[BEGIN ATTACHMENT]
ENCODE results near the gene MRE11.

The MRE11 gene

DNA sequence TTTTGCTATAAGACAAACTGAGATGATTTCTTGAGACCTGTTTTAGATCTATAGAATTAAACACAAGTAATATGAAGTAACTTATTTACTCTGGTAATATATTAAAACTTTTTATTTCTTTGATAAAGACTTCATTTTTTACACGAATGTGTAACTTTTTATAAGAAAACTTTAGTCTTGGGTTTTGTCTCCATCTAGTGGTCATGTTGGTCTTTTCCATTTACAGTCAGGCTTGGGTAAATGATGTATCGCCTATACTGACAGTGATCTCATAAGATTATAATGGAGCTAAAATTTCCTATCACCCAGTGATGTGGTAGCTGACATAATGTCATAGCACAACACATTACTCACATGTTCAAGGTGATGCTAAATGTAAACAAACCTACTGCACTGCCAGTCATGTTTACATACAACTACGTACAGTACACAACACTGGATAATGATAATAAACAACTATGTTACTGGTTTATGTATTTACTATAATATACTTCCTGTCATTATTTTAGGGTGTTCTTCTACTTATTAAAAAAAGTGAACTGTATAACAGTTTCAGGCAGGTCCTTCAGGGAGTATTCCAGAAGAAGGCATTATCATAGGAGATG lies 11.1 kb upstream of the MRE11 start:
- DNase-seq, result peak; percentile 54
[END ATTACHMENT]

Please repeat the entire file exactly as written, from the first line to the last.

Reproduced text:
ENCODE results near the gene MRE11.

The MRE11 gene

DNA sequence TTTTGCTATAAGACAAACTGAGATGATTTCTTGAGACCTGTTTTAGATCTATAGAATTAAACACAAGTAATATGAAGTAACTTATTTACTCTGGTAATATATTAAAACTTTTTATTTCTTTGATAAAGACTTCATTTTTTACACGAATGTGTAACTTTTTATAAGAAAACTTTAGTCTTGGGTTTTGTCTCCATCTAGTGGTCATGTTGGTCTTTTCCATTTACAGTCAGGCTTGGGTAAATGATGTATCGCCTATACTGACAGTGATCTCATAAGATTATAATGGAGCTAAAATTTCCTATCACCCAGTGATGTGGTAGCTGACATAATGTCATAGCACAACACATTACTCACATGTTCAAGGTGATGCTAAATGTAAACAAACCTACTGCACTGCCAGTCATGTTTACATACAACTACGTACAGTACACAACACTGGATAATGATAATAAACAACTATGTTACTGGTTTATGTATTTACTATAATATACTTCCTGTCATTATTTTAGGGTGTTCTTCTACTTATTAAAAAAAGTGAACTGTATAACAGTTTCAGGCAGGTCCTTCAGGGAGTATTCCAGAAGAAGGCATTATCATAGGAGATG lies 11.1 kb upstream of the MRE11 start:
- DNase-seq, result peak; percentile 54